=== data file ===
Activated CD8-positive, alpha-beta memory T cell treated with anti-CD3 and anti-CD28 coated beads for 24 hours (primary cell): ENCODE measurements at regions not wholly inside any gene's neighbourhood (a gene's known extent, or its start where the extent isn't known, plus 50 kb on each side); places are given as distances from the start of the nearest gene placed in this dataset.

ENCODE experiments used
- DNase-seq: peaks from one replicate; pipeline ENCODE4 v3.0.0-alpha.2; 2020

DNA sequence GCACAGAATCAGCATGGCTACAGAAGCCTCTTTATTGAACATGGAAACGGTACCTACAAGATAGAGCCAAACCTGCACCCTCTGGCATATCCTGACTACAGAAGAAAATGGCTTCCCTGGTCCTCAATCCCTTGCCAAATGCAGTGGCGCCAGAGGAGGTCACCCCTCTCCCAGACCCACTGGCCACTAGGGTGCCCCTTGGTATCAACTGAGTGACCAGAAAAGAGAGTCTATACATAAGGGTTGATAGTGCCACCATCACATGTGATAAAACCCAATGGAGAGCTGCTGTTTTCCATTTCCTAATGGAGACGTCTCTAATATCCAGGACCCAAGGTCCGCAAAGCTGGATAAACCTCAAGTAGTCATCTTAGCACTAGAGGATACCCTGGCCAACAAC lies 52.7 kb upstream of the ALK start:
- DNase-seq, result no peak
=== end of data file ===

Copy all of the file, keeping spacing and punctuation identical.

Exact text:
Activated CD8-positive, alpha-beta memory T cell treated with anti-CD3 and anti-CD28 coated beads for 24 hours (primary cell): ENCODE measurements at regions not wholly inside any gene's neighbourhood (a gene's known extent, or its start where the extent isn't known, plus 50 kb on each side); places are given as distances from the start of the nearest gene placed in this dataset.

ENCODE experiments used
- DNase-seq: peaks from one replicate; pipeline ENCODE4 v3.0.0-alpha.2; 2020

DNA sequence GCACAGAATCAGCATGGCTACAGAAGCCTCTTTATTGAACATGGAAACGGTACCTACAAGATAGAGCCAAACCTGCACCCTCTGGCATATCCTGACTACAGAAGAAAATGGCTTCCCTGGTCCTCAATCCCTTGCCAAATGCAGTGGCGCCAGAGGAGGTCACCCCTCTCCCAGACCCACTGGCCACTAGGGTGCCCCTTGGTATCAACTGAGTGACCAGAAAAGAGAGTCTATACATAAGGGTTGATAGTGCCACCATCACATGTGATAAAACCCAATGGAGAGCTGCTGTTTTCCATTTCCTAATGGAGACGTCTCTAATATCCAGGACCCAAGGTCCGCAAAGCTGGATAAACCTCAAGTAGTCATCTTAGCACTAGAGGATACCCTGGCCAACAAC lies 52.7 kb upstream of the ALK start:
- DNase-seq, result no peak